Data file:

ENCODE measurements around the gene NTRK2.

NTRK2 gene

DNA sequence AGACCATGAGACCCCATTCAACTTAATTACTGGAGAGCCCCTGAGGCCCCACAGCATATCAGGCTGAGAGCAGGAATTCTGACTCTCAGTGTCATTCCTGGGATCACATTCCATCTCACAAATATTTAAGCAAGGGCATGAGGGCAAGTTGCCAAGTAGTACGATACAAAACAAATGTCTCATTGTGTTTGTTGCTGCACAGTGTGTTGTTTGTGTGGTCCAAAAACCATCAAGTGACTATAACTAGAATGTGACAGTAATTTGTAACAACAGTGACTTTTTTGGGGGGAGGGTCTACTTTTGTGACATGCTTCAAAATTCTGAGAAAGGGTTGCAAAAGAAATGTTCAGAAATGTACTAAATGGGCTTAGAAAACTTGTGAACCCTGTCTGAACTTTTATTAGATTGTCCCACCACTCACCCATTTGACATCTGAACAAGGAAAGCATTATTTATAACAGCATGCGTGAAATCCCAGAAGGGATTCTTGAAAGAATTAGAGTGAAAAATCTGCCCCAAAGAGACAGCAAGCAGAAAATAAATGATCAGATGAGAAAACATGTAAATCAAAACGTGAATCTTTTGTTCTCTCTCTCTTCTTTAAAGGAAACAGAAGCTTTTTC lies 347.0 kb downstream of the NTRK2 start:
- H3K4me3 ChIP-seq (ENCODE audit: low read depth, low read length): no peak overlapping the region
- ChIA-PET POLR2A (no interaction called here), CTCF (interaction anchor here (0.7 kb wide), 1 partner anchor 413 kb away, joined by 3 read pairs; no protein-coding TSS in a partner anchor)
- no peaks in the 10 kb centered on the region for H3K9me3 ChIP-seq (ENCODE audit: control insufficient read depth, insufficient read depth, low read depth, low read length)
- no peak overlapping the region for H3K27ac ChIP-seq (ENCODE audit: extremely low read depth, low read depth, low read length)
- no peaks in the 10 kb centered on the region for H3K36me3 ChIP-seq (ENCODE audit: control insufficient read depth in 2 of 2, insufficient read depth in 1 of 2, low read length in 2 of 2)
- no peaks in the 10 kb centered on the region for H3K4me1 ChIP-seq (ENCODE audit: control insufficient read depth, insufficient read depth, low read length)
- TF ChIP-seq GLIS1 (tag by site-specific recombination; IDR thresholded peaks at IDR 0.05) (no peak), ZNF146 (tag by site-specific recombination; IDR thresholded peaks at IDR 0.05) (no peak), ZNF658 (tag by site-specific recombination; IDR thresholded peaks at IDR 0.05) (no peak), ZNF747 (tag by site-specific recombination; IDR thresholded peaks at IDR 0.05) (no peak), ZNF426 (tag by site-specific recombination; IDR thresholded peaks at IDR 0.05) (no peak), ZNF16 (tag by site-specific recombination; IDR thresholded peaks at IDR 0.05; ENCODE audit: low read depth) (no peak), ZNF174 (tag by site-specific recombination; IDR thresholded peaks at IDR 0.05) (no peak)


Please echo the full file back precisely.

ENCODE measurements around the gene NTRK2.

NTRK2 gene

DNA sequence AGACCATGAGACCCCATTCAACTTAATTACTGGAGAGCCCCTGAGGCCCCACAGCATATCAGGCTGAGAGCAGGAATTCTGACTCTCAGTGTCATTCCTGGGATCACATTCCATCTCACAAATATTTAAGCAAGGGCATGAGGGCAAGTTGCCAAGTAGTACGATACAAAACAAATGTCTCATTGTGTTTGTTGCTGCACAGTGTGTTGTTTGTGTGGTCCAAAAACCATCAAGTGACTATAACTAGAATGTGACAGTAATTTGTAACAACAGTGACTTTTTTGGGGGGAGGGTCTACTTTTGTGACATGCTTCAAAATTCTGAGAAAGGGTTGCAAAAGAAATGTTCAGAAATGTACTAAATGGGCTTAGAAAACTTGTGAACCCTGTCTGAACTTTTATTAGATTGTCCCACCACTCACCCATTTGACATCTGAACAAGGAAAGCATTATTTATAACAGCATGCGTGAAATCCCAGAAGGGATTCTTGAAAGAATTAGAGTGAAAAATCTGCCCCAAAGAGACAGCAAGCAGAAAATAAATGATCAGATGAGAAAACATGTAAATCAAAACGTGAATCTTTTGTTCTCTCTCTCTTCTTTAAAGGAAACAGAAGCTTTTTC lies 347.0 kb downstream of the NTRK2 start:
- H3K4me3 ChIP-seq (ENCODE audit: low read depth, low read length): no peak overlapping the region
- ChIA-PET POLR2A (no interaction called here), CTCF (interaction anchor here (0.7 kb wide), 1 partner anchor 413 kb away, joined by 3 read pairs; no protein-coding TSS in a partner anchor)
- no peaks in the 10 kb centered on the region for H3K9me3 ChIP-seq (ENCODE audit: control insufficient read depth, insufficient read depth, low read depth, low read length)
- no peak overlapping the region for H3K27ac ChIP-seq (ENCODE audit: extremely low read depth, low read depth, low read length)
- no peaks in the 10 kb centered on the region for H3K36me3 ChIP-seq (ENCODE audit: control insufficient read depth in 2 of 2, insufficient read depth in 1 of 2, low read length in 2 of 2)
- no peaks in the 10 kb centered on the region for H3K4me1 ChIP-seq (ENCODE audit: control insufficient read depth, insufficient read depth, low read length)
- TF ChIP-seq GLIS1 (tag by site-specific recombination; IDR thresholded peaks at IDR 0.05) (no peak), ZNF146 (tag by site-specific recombination; IDR thresholded peaks at IDR 0.05) (no peak), ZNF658 (tag by site-specific recombination; IDR thresholded peaks at IDR 0.05) (no peak), ZNF747 (tag by site-specific recombination; IDR thresholded peaks at IDR 0.05) (no peak), ZNF426 (tag by site-specific recombination; IDR thresholded peaks at IDR 0.05) (no peak), ZNF16 (tag by site-specific recombination; IDR thresholded peaks at IDR 0.05; ENCODE audit: low read depth) (no peak), ZNF174 (tag by site-specific recombination; IDR thresholded peaks at IDR 0.05) (no peak)